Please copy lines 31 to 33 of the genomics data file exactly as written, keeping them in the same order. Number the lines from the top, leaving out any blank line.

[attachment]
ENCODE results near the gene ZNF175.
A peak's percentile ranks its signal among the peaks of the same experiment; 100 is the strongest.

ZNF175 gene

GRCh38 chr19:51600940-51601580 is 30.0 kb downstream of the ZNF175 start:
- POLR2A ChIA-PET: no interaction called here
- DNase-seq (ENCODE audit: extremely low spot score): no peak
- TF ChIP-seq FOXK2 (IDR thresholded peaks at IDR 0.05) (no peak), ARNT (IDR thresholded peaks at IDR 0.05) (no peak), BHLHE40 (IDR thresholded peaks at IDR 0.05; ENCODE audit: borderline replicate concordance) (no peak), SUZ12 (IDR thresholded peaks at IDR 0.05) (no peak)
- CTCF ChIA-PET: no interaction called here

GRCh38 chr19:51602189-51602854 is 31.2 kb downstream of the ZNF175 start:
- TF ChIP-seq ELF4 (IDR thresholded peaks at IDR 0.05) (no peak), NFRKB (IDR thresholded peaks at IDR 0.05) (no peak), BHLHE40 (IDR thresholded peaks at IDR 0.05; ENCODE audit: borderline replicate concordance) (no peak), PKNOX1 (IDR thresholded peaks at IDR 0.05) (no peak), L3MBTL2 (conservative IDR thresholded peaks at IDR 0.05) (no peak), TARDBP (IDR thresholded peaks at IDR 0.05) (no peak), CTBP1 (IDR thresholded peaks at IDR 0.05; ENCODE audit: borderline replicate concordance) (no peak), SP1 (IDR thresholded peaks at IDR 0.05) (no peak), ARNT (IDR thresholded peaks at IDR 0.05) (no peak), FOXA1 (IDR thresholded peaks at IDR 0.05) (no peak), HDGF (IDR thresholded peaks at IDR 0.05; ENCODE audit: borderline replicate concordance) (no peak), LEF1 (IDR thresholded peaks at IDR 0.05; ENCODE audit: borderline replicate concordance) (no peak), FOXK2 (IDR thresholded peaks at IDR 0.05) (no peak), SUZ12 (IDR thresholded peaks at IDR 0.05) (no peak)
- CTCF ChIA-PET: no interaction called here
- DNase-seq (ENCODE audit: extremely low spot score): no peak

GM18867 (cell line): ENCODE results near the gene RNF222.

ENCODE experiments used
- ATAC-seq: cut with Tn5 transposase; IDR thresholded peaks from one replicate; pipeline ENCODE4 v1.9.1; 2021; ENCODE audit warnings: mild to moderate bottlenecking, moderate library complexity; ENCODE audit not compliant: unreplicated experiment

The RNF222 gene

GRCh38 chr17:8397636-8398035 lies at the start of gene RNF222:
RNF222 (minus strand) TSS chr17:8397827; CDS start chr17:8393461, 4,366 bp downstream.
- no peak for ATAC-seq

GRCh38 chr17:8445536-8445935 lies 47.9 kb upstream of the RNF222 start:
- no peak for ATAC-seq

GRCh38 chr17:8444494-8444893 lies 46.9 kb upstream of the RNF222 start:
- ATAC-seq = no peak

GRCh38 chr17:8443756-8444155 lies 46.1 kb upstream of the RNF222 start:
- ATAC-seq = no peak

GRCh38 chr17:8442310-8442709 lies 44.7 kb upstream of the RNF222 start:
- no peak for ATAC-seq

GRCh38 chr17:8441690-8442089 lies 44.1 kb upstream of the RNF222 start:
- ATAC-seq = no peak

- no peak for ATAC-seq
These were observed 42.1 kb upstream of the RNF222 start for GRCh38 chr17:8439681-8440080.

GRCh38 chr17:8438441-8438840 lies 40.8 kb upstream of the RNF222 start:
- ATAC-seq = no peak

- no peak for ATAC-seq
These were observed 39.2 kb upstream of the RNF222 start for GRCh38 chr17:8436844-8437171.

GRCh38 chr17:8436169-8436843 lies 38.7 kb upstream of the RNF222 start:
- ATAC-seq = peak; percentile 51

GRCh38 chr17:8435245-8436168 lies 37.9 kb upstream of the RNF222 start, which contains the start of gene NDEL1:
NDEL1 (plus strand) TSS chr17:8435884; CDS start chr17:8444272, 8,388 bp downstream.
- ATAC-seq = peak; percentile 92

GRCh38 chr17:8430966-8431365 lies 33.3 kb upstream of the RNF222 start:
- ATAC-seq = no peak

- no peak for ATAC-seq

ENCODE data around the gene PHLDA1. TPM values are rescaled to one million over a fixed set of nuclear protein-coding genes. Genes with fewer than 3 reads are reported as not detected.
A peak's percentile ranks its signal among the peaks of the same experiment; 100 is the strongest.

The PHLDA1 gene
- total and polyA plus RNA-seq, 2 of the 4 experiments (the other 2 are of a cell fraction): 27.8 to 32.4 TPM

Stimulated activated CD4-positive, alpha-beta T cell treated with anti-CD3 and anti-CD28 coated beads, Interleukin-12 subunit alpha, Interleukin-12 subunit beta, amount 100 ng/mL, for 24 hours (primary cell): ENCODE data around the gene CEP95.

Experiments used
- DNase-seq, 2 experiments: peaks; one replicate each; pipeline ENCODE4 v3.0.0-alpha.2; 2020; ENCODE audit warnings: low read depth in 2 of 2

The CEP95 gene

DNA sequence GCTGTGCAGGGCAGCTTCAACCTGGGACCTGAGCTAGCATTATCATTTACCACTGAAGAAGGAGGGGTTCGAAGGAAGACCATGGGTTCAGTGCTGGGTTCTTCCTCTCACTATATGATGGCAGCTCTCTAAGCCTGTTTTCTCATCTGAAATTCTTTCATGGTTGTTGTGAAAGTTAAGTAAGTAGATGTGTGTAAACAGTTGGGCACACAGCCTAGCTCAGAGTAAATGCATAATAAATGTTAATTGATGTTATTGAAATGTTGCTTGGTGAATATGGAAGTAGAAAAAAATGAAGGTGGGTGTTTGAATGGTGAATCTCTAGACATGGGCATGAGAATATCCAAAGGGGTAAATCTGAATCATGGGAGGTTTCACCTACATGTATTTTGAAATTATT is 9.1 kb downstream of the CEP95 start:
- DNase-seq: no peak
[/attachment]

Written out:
These were observed 42.1 kb upstream of the RNF222 start for GRCh38 chr17:8439681-8440080.

GRCh38 chr17:8438441-8438840 lies 40.8 kb upstream of the RNF222 start:
- ATAC-seq = no peak